My work is an interpretation of these patterns in metal. I make drawings based on found images, then photoetch those drawings into copper and nickel silver, letting the acid eat all the way through the metal, until what remains is a lacy replica of the original drawing. This pattern is overlayed onto fine silver by soldering the two metals together, then rolled in a rolling mill to imbed the etching into the silver. This overlayed piece is then used as an element in a hand fabricated hollow form."
2017 2nd Place Winner (Jewelry)
Combining his love for architecture & jewelry Harry Roa's designs have won many prestigious awards.
At age 19 Harry found his calling and trained with Master Jewelers and designers while honing his craft.
Specializing in the lost wax process and only fabricating with precious metals he designs and manufactures using novel high-quality gemstones.
With his uncanny sense of ergonomics and modern conceptual design ethic, Harry’s jewelry wears like your favorite jeans with a lot of bling added.
2017 1st Place Winner (Mixed Media)
Marilyn Endres and Eucled Moore of Kazi Studio in Driftwood, Texas began collaborating in 1989.
The intricate patterns in these vessels are created by gluing thousands of separate segments accurately into position, a layer at a time, then refining the shape on the lathe. We only utilize the natural colors of the woods. Precision is crucial in every aspect of the construction process. Each piece needs to be milled to exacting dimensions.
The pieces are finished with up to 12 coats of hand-rubbed tung oil. This provides a durable lifetime finish that should only be cleaned with a soft, dry cotton cloth.
2017 2nd Place Winner (Mixed Media)
Evergreen, Colorado artist Robyn Hanna creates Spirit horses (moose, elk, buffalo, bighorn, and more) with hand dyed fabric bodies and adorned beads, smooth pine branches as legs, feathers as manes, pine cone petals as hooves and other embellishments.
2017 1st Place Winner (Painting)
Mark Johnson was born in Atlanta, Georgia in 1971 and received a BFA in Fine Art from the University of Georgia in Athens in 1995. He settled in Colorado and has lived in the heart of the Rocky Mountains almost continuously since 1996. There his love of painting and the outdoors naturally led him to plein air painting. What started as an exercise to improve his other expressive figurative works led to a new passion of exploring and portraying the natural beauty he was surrounded by. The direction of his work has shifted away from strictly representational pieces and is now focused on capturing the feel and mood of a setting through the use of color and light. Atmospheric and ethereal images result from this process creating soothing, tranquil scenes that draw the viewer into a dreamy world of memories and imagination.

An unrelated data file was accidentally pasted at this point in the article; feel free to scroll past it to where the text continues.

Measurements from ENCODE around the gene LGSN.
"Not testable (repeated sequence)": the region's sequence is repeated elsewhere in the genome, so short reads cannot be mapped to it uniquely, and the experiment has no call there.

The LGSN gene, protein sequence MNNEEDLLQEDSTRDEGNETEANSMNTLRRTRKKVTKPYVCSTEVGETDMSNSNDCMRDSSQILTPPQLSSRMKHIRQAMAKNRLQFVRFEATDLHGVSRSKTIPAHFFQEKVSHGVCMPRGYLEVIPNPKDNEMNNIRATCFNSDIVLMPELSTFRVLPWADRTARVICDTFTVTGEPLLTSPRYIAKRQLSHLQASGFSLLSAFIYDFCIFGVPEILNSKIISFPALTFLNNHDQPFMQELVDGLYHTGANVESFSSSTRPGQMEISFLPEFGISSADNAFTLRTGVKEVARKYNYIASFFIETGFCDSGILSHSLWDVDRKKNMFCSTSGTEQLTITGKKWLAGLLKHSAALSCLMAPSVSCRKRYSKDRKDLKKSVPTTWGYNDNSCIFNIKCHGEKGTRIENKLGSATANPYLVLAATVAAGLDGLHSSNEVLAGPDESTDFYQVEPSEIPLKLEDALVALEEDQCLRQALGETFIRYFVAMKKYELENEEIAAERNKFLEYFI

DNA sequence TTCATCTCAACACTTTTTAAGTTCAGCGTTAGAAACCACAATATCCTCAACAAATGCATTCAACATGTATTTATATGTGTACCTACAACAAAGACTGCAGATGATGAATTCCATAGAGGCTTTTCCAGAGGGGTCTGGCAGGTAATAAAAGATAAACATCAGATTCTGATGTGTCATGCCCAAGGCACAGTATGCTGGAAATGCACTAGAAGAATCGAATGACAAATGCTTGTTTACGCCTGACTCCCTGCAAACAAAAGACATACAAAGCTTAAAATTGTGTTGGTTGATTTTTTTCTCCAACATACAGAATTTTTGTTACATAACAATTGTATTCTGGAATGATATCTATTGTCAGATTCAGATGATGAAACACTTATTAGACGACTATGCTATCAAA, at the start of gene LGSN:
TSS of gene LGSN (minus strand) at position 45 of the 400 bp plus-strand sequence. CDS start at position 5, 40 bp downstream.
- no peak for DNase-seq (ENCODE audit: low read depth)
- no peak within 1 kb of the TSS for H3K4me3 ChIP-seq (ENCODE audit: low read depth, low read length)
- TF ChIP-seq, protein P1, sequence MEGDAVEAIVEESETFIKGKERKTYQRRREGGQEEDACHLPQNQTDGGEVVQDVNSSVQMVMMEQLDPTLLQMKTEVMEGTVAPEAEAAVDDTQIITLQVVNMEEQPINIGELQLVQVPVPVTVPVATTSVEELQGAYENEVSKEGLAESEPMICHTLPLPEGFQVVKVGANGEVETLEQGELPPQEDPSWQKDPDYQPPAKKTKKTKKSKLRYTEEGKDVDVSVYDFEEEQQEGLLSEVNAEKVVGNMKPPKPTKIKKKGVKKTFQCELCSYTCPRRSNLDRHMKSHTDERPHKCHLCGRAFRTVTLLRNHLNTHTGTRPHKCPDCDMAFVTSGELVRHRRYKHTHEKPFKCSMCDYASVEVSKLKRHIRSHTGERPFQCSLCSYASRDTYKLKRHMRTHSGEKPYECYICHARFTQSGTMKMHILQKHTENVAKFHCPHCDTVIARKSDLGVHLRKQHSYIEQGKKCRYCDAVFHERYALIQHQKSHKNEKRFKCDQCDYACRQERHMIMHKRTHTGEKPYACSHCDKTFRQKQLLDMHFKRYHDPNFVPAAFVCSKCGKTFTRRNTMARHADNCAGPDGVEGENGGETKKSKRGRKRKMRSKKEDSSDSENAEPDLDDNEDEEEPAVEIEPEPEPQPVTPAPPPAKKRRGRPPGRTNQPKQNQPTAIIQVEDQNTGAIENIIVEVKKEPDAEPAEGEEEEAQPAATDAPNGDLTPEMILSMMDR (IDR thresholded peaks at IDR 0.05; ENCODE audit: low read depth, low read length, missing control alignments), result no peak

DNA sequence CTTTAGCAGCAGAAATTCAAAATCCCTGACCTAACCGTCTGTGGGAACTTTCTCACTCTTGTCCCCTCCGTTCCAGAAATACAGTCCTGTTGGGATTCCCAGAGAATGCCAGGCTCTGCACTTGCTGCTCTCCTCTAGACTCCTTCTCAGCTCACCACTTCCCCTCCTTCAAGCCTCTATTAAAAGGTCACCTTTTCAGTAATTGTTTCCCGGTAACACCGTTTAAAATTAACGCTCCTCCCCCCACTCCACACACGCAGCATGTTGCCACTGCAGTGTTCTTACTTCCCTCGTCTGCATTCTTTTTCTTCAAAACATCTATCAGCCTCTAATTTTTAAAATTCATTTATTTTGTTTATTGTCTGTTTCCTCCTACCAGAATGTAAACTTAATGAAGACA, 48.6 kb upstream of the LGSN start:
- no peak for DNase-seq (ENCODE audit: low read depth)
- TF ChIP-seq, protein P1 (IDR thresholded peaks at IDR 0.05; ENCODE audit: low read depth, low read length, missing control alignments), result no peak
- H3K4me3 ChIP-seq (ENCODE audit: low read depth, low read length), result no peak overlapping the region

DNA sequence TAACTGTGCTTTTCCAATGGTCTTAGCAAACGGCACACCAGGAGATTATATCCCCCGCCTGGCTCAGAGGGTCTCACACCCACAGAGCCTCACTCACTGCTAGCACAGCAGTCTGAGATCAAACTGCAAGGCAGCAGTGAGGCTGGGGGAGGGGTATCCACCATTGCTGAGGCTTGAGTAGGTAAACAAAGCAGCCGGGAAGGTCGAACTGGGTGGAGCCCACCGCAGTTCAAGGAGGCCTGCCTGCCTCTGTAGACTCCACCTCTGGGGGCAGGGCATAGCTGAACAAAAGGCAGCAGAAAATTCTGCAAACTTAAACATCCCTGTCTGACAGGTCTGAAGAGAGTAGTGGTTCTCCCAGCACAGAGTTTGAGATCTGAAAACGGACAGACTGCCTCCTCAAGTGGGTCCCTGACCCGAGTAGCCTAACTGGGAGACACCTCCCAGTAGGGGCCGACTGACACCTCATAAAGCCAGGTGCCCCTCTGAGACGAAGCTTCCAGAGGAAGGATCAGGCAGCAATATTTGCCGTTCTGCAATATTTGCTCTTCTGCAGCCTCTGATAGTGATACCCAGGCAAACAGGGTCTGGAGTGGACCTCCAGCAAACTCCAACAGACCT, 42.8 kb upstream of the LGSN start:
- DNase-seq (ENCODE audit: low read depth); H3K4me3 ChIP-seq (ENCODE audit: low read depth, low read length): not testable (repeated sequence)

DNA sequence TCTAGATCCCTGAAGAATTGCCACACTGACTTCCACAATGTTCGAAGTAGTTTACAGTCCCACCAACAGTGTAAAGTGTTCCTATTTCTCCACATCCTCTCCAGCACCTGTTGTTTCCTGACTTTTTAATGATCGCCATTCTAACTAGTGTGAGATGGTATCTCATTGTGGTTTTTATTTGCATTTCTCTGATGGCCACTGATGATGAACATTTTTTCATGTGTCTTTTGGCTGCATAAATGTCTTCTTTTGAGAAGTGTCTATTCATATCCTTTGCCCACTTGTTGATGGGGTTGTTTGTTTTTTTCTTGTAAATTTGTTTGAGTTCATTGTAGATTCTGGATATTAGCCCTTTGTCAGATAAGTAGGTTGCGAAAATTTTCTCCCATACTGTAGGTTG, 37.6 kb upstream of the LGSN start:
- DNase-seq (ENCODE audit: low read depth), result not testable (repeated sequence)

2017 2nd Place Winner (Painting)
Karen Heber is a Colorado watercolor artist and has been the co-owner of the Georgetown Gallery for nearly 30 years.
"Historic architecture and the beauty of the western landscape inspire me to paint. Using a limited palette, I have developed a uniquely recognizable style that focuses on strong composition, high contrast, and distinctive detail."
2017 1st Place Winner (Photography)
Steve Keating is a Colorado artist who became a professional photographer in 1989 and focused on aerial photography in 2010.
"I specialize in the fine art of walking around, usually on a beach somewhere, with a kite line in my hand. A camera is hung from this kite line and captures aerial photographic images. After 20+ years of creating architectural images, I decided to pursue a different direction with my photography. Habits can be a challenge to alter, but I felt deep down that there was something else I just had to do. Usually, I’m alone because I often travel by myself while taking aerial photography. These moments of solitude allow me time for introspection and to simply be in the moment. The images I choose to develop into fine art represent the peace that I feel while these photographs are being captured."
2017 2nd Place Winner (Photography)
David Gill mastered photography starting with black & white and color photos printed from film. Since incorporating digital photgraphy in 2004, he scans and prints from digital files, positive and negetive film, prints, emailed images, and even cellphone photos. He uses the finest rag paper with pigmented dyes providing a very stable and long lasting image.
2017 1st Place Winner (Sculpture)
"My medium is metal. My love of nature and my wife Della are my inspiration."
Gary Johnson was born in Southern California, where he spent several of his formative years, before moving to Northern Oregon, close by the Cascade Mountain Range. Gary grew up with an abiding love of nature, including the wildness of the seas, the vast lonely stretches of the deserts and the pristine wilderness of the forests. In his late teens, he spent a few months in Arizona before enlisting in the United States Navy. During his four years of service, he served as a welder aboard a submarine tender - the USS ORION, out of Charleston, South Carolina.
Gary was fortunate to have grown up in a family where the arts were not only appreciated, but practiced as a part of everyday life. Both parents and two of his brothers are accomplished artists as well. Nature is the main focus of Gary's work and ferrous metals are the medium in which he has chosen to express himself.
As you examine the beauty, quality and lifelike detail of his work, it is hard to imagine this work of art was once only cold, hard, lifeless steel. Through the eyes, hands, mind and heart of an artist, a fine piece of artwork now exists.
2017 2nd Place Winner (Sculpture)
Growing up, Tim Niewiadomski's family was always creating one craft or another. His grandfather played a key role in teaching him many things, one of which was basic woodworking skills. He started turning wood in 1998 as a hobby. As he gained confidence and skill, Tim gravitated to segmented turnings to explore and experiment with different woods, colors, and textures. This gives him the opportunity to stretch his imagination and skill, combing precisely cut pieces of different types and colors of wood into one masterpiece after another.
All pieces are of his own design with natural wood colors and textures. No dyes, stains or paints are used to create any piece.